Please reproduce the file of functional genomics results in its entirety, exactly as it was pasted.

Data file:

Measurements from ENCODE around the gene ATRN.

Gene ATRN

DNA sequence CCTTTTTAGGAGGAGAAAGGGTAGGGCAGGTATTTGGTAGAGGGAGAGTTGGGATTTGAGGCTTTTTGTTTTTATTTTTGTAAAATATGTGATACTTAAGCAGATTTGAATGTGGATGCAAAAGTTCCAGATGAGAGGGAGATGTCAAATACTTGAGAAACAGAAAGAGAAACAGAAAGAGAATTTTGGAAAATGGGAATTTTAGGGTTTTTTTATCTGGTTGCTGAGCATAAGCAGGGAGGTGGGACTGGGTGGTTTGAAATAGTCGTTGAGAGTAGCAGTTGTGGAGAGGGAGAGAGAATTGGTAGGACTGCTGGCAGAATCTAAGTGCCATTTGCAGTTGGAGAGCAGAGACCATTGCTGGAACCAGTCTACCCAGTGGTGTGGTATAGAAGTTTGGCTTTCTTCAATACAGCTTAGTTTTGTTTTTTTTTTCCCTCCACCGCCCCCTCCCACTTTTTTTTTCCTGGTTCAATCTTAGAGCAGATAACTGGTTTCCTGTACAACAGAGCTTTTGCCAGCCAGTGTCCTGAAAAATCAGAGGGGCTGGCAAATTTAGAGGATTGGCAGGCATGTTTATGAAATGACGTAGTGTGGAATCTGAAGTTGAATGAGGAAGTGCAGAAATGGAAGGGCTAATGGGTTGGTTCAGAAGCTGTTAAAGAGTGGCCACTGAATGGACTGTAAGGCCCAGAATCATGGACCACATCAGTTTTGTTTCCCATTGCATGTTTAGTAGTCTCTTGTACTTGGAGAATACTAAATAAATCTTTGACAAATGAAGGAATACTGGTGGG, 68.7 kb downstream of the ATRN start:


Measurements from ENCODE around the gene ATRN.

Gene ATRN

DNA sequence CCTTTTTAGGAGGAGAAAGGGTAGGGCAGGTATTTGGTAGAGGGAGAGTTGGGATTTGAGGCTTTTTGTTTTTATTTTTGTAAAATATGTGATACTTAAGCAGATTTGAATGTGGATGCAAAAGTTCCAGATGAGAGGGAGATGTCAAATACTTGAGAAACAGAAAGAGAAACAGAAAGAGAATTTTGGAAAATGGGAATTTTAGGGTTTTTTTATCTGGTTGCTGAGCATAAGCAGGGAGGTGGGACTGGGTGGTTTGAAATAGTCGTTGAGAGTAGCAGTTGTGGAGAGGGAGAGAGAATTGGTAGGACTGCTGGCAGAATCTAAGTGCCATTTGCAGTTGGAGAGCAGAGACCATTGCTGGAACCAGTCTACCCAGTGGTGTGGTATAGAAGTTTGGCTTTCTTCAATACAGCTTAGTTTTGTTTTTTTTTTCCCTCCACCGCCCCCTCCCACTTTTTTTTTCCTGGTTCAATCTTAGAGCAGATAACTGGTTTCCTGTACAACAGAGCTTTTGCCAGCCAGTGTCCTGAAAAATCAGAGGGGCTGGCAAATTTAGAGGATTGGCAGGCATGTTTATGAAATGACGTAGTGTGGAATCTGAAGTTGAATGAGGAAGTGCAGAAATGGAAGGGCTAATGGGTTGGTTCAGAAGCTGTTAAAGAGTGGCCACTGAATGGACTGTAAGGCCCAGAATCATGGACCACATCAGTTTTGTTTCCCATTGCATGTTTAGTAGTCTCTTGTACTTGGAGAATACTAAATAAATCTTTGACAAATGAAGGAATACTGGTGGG, 68.7 kb downstream of the ATRN start: